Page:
Vascular Compression: Summary of Discussions

Pyrrhus

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I thought I'd start a thread to summarize the discussions about vascular compression and any possible relation to impaired collagen.

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Here's an interesting comment from another thread:
This may be totally out of the box, but has anyone considered vascular compression syndromes to be a part of this? I am finding that they are pretty rare (or severely misdiagnosed) and many doctors don't know a lot about them. Many with hEDS have Median Arcuate Ligament Syndrome (MALS), Nutcracker, Mals Thurner, etc. These are vascular compressions that affect blood flow to the organs, the heart, etc. Most patients with compressions have horrible fatigue. Those with connective tissue disorders can be born with their diaphragm lower than normal and this can lead to vascular compression problems as organs sort of float, droop lower. This drooping can cause artery and vein compressions, reducing blood flow often drastically. Compression disorders also compress and affect the nerves that go through the celiac plexus and other nerve bundles, including the vagus nerve. Compressions cause not only GI symptoms but also dysautonomia, POTS, chronic fatigue, severe pain, etc.
 
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Pyrrhus

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Related discussions:

A Tough Nut to Crack: Chronic Fatigue Syndrome and Abdominal Pain Attributed to Nutcracker Syndrome (2017)
https://forums.phoenixrising.me/thr...attributed-to-nutcracker-syndrome-2017.78333/

Understanding jugular venous outflow disturbance
https://forums.phoenixrising.me/threads/understanding-jugular-venous-outflow-disturbance.78549/

POTS and MALS (abdominal vascular compression)
https://forums.phoenixrising.me/threads/pots-and-mals-abdominal-vascular-compression.52518/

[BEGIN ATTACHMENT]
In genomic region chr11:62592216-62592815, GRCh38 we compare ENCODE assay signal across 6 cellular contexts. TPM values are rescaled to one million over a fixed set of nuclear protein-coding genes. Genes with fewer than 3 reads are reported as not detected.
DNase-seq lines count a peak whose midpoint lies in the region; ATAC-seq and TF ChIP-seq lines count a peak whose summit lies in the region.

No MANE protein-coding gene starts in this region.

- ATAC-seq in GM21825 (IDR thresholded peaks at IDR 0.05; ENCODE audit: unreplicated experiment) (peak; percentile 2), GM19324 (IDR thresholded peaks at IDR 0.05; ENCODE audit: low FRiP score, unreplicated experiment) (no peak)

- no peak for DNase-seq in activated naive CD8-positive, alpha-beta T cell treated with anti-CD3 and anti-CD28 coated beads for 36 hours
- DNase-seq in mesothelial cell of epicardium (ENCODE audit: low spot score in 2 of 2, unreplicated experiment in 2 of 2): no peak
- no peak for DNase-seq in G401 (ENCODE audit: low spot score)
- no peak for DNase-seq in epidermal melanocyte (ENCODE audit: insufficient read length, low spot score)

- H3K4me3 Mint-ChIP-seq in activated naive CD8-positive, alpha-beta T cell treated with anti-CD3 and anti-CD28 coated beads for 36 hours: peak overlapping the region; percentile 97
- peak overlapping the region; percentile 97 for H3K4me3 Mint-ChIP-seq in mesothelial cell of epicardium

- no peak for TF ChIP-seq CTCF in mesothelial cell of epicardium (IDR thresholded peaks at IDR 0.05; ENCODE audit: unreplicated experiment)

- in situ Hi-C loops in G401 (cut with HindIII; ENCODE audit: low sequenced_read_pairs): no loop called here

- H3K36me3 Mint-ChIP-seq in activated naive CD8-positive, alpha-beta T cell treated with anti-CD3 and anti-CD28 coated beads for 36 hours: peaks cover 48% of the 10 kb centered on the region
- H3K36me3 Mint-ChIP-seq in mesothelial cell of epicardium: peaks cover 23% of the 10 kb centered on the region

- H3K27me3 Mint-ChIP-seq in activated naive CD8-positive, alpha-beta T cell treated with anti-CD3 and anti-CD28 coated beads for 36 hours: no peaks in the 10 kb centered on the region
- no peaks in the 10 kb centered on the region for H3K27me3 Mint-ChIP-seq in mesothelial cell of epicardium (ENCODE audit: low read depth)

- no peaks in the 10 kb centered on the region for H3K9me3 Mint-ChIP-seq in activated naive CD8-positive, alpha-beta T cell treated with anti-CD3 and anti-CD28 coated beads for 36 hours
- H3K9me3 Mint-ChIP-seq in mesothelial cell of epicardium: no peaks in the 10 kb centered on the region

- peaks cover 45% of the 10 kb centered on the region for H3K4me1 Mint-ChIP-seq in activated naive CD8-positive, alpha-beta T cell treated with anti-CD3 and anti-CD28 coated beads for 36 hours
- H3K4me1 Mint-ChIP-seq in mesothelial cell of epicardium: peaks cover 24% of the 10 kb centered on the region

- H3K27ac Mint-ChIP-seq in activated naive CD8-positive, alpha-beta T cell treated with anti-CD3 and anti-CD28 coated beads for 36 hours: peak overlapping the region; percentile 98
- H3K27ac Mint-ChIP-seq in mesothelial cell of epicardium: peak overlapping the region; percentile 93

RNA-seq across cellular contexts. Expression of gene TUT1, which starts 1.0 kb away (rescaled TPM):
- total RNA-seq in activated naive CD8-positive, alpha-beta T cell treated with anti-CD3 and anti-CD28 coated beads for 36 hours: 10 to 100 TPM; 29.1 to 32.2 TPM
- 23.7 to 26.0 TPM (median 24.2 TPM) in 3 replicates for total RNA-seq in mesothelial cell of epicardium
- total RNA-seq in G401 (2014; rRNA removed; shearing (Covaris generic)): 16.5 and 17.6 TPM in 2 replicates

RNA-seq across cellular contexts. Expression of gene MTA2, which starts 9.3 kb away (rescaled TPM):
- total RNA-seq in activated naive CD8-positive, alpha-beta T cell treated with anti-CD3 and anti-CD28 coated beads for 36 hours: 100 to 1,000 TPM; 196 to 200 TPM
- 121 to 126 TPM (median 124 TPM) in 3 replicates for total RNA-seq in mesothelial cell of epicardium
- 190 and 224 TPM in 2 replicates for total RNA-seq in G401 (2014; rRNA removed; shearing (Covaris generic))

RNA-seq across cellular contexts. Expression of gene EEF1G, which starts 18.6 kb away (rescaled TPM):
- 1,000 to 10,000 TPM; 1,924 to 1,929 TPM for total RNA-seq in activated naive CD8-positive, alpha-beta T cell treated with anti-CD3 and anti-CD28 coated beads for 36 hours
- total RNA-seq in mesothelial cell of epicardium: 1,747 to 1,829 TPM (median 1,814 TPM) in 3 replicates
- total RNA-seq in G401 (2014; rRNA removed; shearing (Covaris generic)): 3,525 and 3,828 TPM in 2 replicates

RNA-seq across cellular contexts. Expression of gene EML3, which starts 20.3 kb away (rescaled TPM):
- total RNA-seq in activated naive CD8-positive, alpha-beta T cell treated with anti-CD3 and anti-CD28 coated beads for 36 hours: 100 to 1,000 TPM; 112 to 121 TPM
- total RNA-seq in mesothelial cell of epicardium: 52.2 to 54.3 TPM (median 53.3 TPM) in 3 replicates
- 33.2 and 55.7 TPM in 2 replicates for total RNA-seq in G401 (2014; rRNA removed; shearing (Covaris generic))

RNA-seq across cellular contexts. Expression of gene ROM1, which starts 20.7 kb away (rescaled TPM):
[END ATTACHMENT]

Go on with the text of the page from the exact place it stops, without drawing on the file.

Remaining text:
Thoracic Outlet Syndrome - just diagnosed
https://forums.phoenixrising.me/threads/thoracic-outlet-syndrome-just-diagnosed.49583/
 

Pyrrhus

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Interesting comment from another thread:

There has been a couple of studies done that looked specifically at the celiac artery velocity of groups of POTS patients in general, and interestingly, in excess of 50% of the POTS patients (and as much as 73% in one study) had velocities that would qualify them for having Median Arcuate Ligament Syndrome (MALS - a.k.a. celiac artery compression syndrome - a celiac artery doppler ultrasound PSV exceeding 200 cm/s at end of full expiration, as done for assessing MALS).
I say they "could qualify for having MALS" as a mesenteric CTA doesn't back up the finding of an elevated celiac artery velocity in a significant percentage of cases (about 30%) and this is where it is hypothesised to be called 'neurogenic MALS'.
https://www.autonomicneuroscience.com/article/S1566-0702(15)00289-1/fulltext#relatedArticles
 

junkcrap50

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Thanks so much! :heart:

But it really takes a community to make Phoenix Rising what it is, so everyone is welcome to start linking related discussions together and sharing any news and research that they come across! :thumbsup:
Just wanted to let you know it’s appreciated and it’s going unnoticed! I try when I can but you’re encyclopedic in your documenting! :nerd:
 
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personally, I think its possible we experience an induced hEDS state via the collagen damage being elicited by the viruses lurking long term.

In addition to organs being not QUITE in their correct locations, imagine ducts and glands and organs which must secrete something. Losing some of their 3D physical structure. From collagen breaking down.
 

ChookityPop

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personally, I think its possible we experience an induced hEDS state via the collagen damage being elicited by the viruses lurking long term.

In addition to organs being not QUITE in their correct locations, imagine ducts and glands and organs which must secrete something. Losing some of their 3D physical structure. From collagen breaking down.
Why would the organs not be in the right place? I talked to a severe ME patient Who said he had organs moving around and not being in the right place, Vascular Compression he had surgery as there was something pressing on vessels and the surgery alleviated the POTS somewhat But I dont know to which degree. Connective tissue disease, autoimmunity and viruses etc.